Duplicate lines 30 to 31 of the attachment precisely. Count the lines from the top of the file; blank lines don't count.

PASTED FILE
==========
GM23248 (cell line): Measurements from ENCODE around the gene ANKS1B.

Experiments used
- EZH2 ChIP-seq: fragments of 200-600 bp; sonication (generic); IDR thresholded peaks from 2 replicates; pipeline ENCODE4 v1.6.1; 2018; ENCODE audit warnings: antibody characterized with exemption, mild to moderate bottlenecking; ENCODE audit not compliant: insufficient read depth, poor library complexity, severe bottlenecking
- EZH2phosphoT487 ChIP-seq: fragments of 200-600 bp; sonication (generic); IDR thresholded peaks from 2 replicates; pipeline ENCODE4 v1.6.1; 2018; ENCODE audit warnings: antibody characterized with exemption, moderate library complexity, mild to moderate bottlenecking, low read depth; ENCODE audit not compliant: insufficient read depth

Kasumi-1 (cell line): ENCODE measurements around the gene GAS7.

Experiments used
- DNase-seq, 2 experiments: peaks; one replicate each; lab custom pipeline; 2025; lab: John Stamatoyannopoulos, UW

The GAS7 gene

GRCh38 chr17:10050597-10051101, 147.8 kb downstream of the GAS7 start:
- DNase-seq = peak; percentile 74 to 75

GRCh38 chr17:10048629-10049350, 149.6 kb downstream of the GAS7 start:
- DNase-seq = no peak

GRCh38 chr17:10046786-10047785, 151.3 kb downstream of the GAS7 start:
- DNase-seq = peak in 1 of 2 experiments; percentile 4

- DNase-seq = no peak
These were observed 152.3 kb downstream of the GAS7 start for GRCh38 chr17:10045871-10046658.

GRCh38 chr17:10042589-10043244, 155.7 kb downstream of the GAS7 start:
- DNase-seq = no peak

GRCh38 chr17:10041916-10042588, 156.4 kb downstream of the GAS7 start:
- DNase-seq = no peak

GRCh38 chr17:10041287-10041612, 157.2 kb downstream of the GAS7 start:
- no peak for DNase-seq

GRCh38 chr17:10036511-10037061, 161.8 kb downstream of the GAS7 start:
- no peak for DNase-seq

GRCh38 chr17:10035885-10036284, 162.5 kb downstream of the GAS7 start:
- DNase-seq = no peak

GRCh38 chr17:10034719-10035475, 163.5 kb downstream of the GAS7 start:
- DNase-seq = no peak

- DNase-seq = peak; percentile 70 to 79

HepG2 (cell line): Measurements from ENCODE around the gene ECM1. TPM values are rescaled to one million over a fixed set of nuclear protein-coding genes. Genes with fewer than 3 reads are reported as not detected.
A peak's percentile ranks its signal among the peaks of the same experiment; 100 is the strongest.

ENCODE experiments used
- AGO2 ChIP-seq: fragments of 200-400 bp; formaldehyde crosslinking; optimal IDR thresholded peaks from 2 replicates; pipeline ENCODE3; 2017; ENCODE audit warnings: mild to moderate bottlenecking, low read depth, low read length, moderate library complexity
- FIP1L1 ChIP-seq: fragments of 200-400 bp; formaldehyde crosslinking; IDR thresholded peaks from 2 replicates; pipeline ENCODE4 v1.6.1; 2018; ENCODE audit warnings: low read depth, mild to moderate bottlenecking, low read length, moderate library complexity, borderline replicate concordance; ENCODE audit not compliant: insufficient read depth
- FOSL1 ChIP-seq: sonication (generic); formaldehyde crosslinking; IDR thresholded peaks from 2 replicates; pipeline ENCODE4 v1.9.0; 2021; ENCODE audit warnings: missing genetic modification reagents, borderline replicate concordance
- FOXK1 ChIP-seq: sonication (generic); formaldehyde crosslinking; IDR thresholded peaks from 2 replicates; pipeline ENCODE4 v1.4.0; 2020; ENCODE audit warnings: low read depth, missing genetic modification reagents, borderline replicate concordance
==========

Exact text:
HepG2 (cell line): Measurements from ENCODE around the gene ECM1. TPM values are rescaled to one million over a fixed set of nuclear protein-coding genes. Genes with fewer than 3 reads are reported as not detected.
A peak's percentile ranks its signal among the peaks of the same experiment; 100 is the strongest.